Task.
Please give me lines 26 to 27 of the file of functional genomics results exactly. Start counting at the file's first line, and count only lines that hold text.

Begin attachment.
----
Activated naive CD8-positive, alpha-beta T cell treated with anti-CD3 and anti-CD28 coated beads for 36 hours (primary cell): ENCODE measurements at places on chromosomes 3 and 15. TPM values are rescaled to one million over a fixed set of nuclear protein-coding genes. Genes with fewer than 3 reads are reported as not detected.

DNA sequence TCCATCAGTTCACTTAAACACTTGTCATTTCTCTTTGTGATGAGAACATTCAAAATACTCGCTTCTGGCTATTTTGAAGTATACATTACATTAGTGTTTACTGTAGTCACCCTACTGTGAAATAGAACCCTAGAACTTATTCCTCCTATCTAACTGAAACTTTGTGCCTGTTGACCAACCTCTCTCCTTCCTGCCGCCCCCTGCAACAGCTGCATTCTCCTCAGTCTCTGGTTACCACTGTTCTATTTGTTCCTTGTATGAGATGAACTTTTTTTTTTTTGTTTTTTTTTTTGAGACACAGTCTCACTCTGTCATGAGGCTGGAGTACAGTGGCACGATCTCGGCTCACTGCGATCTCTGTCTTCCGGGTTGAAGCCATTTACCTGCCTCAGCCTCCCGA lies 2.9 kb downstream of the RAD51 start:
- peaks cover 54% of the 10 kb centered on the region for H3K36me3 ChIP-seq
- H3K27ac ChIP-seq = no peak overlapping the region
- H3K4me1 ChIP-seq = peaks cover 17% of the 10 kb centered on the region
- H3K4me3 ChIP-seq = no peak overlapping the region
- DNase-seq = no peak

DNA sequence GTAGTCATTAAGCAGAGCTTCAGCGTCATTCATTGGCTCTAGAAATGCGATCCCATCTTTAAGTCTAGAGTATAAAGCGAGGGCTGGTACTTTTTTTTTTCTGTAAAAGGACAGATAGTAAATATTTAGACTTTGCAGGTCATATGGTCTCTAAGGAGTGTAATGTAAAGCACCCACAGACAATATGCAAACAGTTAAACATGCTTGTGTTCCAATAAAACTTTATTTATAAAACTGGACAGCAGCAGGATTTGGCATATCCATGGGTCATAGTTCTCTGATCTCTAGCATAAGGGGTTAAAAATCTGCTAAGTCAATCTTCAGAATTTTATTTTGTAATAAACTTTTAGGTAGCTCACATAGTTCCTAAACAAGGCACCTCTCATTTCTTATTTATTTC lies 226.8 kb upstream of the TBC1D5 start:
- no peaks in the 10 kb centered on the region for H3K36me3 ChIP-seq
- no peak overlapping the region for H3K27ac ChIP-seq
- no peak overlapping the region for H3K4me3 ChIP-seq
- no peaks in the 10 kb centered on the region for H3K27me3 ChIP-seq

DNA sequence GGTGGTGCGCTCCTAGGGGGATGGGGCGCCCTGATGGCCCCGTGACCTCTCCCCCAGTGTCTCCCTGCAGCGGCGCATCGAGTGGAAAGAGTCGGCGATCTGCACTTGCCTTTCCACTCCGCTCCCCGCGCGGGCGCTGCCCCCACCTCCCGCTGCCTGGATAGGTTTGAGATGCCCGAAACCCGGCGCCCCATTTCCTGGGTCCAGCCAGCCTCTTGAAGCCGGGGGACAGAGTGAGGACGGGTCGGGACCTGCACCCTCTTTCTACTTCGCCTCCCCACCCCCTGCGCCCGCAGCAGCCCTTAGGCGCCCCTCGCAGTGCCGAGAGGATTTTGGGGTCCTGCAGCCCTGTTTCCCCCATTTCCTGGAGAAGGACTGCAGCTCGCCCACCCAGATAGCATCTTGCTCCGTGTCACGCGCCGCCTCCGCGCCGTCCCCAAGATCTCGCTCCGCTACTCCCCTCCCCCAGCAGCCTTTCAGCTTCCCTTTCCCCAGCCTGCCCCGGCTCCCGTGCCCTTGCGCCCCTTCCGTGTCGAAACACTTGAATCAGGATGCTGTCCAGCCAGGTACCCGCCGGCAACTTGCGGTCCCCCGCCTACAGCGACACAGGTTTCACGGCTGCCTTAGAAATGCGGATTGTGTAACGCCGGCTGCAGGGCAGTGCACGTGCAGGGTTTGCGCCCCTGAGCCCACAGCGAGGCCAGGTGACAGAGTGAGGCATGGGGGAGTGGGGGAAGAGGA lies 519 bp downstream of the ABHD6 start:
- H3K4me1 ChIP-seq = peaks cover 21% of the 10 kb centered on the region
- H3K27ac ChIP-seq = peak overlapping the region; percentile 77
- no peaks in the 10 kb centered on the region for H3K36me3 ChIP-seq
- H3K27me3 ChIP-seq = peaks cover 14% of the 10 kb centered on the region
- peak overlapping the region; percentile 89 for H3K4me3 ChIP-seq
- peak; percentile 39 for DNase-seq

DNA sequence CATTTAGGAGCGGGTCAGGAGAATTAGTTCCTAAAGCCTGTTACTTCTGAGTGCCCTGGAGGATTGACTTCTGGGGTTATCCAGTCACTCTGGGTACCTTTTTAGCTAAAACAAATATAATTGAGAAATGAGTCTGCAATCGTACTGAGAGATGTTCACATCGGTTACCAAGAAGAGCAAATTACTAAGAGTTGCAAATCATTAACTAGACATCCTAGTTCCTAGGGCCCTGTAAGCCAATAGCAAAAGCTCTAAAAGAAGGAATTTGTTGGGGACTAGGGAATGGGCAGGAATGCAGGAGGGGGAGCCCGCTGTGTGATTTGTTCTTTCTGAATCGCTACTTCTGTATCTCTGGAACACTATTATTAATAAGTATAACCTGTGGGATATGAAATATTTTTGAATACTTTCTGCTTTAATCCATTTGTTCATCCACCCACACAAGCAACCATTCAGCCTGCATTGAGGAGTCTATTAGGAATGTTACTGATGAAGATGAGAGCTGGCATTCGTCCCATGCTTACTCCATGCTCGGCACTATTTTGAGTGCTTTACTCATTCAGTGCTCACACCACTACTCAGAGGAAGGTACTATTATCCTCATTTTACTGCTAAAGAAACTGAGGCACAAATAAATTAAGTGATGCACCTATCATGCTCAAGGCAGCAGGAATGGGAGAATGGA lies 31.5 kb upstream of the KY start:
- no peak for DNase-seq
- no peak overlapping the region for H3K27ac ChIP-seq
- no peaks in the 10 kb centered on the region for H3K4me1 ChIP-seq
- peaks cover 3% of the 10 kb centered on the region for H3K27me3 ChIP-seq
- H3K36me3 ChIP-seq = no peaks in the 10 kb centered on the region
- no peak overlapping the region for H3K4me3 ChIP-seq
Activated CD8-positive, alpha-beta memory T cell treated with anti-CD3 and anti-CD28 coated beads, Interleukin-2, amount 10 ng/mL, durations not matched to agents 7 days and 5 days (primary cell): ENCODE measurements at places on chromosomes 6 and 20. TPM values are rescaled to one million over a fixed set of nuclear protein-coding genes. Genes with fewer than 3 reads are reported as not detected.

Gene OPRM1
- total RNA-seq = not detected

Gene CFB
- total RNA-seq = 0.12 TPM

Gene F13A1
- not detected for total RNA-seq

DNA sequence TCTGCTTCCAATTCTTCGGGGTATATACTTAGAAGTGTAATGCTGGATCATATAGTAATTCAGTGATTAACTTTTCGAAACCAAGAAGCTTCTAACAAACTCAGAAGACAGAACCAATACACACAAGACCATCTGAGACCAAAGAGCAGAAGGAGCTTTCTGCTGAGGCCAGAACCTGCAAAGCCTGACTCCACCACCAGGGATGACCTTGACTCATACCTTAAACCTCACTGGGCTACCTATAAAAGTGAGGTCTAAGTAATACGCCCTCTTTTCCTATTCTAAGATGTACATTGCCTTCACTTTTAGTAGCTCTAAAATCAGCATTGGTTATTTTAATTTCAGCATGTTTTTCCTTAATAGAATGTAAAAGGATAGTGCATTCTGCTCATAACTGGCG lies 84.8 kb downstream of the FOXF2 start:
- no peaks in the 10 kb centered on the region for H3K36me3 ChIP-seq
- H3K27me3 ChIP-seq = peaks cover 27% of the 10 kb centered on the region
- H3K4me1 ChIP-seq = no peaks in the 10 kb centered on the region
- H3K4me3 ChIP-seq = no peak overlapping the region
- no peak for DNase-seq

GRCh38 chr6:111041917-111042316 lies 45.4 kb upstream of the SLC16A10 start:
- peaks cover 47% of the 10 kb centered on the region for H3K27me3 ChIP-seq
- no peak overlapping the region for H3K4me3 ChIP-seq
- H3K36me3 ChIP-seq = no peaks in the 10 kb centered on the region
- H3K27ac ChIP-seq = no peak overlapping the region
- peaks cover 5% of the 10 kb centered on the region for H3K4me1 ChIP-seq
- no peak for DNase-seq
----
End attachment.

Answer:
- no peak overlapping the region for H3K4me3 ChIP-seq
Activated CD8-positive, alpha-beta memory T cell treated with anti-CD3 and anti-CD28 coated beads, Interleukin-2, amount 10 ng/mL, durations not matched to agents 7 days and 5 days (primary cell): ENCODE measurements at places on chromosomes 6 and 20. TPM values are rescaled to one million over a fixed set of nuclear protein-coding genes. Genes with fewer than 3 reads are reported as not detected.